Laborers for the Harvest

Laborers for the Harvest


Calvin Lashway

May 2010


One of the names for Pentecost in the Old Testament is the “Feast of Harvest" (Exodus 23:15-16), with harvesting being an important theme of this festival (Exodus 34:22; Leviticus 23:15-17, 21-22). The Feast of the Harvest marks the end of the spring grain harvest in the land of Israel. The harvest beginnings during the days of unleavened bread with the barely harvest, and continues with the wheat harvest, with its completion around the Day of Pentecost/ Feast of Harvest.


New Testament is full of references to seeds, planting, sowing, harvesting, gathering and laborers. These references help broaden our understanding of God’s festivals, because their timing is based on the yearly agricultural the cycle of the Middle East. In this article we will focus on the Feast of Harvest and its laborers.


Matthew 9:35-38

Matthew summarizes Jesus’ ministry in Galilee by saying he “went throughout all the cities and villages, teaching in their synagogues and proclaiming the gospel of the kingdom and healing every disease and every affliction.” Seeing the spiritual and physical needs of the people, Jesus, moved with “compassion for them.” “Said to his disciples, ‘The harvest is plentiful, but the laborers are few; therefore pray earnestly to the Lord of the harvest to send out laborers into his harvest’” (Matthew 9:35-36 All scriptures quoted are from the English Standard Version).


The context of these verses is the proclamation of the gospel of the Kingdom. With the preaching of the gospel metaphorically referred to as harvesting. Jesus tells his disciples, then, as well as today, there is a lot work to do, “but the laborers are few.” So Jesus instructs us to pray for God “to send out laborers into his harvest.”


At the conclusion of Matthew’s gospel, Jesus commands the apostles to. “Go therefore and make disciples of all nations, baptizing them in the name of the Father and of the Son and of the Holy Spirit, teaching them to observe all that I have commanded you. And behold, I am with you always, to the end of the age.” (Matthew 28:19-20). Acts chapter two describes the beginning of this work on the Day of Pentecost. With the outpouring of the Holy Spirit the apostles began a work that has spread around the world. The Feast of Harvest is a time to remember our responsibility in helping to preach the gospel of the kingdom, and the constant need for more laborers.


John 4:31-38

In the Gospel of John, Jesus provides us with more information about our role as laborers for the harvest. In chapter four, we find the incident of Jesus and the women at the well near the Samaritan town of Sychar. While the disciples went to town to buy food, Jesus had a conversation with the women. She was so moved by what Jesus said she returned to town, telling the people, “Come, see a man who told me all that I ever did. Can this be the Christ?” (John 4:28-29). The disciples on their return from the town encouraged Jesus to eat, “but he said to them, ‘I have food to eat that you do not know about. . . . My food is to do the will of him who sent me and to accomplish his work’” (vv:32, 34). Meaning he finds true nourishment from preaching the gospel and making new disciples. He then goes on to say that even though the grain harvest is four months away, “I tell you, lift up your eyes, and see that the fields are white for harvest” (v:35). Jesus is saying right now there are people who are ready to be harvested, to become his disciples.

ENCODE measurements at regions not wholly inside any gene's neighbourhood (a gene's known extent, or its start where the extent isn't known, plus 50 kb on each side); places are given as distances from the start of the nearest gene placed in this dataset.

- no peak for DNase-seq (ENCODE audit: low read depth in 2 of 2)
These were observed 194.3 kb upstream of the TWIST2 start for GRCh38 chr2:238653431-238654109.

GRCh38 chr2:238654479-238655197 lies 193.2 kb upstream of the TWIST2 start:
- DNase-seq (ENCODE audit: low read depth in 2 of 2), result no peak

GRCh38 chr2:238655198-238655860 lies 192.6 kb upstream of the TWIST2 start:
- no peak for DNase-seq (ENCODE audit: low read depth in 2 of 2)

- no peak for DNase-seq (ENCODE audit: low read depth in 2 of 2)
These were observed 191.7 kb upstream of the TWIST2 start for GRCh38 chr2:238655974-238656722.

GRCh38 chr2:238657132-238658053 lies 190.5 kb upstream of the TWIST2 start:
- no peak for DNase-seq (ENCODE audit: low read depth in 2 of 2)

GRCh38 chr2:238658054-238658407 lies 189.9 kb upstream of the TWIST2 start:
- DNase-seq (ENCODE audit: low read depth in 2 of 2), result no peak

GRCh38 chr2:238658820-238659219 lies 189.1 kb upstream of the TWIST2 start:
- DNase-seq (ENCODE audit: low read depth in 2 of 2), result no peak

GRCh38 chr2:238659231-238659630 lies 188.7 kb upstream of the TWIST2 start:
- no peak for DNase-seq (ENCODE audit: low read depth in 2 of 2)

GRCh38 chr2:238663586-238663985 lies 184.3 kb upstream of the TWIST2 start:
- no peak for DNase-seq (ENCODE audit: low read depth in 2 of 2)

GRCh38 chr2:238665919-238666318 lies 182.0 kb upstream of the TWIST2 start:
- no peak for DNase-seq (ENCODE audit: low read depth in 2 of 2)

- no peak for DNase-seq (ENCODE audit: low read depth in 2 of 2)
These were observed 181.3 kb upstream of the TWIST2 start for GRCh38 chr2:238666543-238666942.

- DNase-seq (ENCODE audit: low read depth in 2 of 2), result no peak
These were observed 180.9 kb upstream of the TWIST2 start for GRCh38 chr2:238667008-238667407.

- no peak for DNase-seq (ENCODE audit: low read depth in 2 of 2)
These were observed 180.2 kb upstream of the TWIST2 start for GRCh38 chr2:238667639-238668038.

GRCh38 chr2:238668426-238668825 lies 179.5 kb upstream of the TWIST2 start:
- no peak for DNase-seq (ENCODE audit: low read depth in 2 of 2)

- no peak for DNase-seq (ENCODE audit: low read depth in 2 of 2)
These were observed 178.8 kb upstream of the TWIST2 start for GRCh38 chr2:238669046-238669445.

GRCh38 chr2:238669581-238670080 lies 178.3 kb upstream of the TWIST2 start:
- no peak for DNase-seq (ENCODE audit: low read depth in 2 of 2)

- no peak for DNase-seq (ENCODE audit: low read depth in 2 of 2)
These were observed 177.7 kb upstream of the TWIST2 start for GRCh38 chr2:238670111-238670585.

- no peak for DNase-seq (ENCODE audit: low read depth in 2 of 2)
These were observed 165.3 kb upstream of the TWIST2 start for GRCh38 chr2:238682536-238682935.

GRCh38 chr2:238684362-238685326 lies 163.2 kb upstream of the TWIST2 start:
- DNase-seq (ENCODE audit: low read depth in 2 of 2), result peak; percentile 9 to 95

This is probably a direct reference to the positive reaction of the Samaritan women, and her fellow townsmen. Who say to Jesus they believe in him, and know he “is the Savior of the world.” Clearly these Samaritans, even with their flawed understanding of scripture, understood about the prophesied coming messiah (vv:27-30, 39-43). The Old Testament scriptures had sown in their minds the seed of the coming messiah. That is why Jesus said, “already the one who reaps [Jesus] is receiving wages and gathering fruit for eternal life, so that sower [the Old Testament prophets] and reaper may rejoice together” (v:36).


Jesus’ statement “that the fields are white for harvest” (v:35). Is also a reference to the future work of spiritual harvesting the disciples will undertake starting on Pentecost. When they receive the Spirit, and begin speaking in languages they don’t know. The multitudes of Jews and proselytes gathered in Jerusalem for the Feast “hear them telling in [their] own tongues the mighty works of God” (Acts 2:11).


Jesus continues, saying that when it comes to laboring in God’s fields, preaching and making disciples. ”‘One sows and another reaps.’ I sent you to reap that for which you did not labor. Others have labored, and you have entered into their labor” (John 4:37-38). One of Jesus’ laborers may have the job of going out into the field of the world making and baptizing new disciples. While another laborer is responsible for teaching the new disciples to observe all that Jesus has commanded (Matthew 28:19-20; 1 Corinthians 3:4-9).


Pentecost, the Feast of Harvest, helps us to remember God’s need for laborers for the harvest. Also we don’t all have the same job. Some of us will help make new disciples, while others of us teach these new believers Jesus commands.




© Calvin Lashway 2017  -  Contact: cinfowritings@gmail.com